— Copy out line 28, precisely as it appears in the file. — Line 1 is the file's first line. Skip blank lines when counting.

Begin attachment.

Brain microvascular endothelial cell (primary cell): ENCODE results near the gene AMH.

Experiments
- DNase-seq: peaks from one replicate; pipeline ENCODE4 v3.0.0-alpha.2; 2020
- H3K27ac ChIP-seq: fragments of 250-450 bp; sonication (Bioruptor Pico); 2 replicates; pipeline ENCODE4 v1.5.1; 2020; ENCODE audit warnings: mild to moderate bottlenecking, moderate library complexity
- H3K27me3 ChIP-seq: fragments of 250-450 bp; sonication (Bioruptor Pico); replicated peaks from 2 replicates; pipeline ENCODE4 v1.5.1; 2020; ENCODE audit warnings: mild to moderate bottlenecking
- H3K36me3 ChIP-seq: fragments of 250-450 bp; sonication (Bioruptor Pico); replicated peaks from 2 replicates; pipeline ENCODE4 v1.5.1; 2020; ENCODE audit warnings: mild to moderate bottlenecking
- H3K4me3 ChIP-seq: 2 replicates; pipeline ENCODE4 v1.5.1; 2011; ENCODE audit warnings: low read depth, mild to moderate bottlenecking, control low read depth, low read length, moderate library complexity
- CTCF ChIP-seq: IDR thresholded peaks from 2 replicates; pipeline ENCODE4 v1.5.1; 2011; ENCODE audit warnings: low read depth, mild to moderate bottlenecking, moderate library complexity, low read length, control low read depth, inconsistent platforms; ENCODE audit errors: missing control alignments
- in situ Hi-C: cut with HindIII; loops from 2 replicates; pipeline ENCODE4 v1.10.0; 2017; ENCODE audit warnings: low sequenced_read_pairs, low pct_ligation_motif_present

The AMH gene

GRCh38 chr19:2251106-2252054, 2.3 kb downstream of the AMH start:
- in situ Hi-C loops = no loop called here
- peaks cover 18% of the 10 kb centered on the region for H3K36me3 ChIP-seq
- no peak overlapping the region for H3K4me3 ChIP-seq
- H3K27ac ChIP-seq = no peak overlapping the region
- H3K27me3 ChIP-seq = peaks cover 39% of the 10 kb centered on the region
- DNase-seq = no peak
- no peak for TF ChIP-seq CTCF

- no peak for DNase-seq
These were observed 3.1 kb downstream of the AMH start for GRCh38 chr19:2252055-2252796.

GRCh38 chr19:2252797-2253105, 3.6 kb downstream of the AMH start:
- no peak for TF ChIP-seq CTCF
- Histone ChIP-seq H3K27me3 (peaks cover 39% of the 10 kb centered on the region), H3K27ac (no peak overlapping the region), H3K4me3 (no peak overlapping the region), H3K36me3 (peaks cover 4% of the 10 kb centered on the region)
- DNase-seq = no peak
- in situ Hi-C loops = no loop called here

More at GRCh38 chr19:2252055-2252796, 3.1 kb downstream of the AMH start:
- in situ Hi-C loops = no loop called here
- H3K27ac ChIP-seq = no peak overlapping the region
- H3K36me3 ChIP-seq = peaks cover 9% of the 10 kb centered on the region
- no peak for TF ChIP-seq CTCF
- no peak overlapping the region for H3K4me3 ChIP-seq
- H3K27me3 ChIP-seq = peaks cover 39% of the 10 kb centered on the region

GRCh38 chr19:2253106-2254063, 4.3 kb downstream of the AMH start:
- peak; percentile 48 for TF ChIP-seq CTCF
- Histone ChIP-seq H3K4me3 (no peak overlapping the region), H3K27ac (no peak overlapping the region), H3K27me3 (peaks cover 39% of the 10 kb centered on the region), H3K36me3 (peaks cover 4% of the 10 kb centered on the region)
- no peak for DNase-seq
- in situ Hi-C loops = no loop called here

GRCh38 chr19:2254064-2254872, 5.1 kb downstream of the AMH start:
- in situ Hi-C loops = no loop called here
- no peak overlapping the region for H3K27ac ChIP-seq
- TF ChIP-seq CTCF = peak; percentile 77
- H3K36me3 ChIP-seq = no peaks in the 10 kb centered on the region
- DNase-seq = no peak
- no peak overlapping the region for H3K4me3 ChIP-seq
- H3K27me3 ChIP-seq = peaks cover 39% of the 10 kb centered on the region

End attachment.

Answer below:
- H3K27ac ChIP-seq = no peak overlapping the region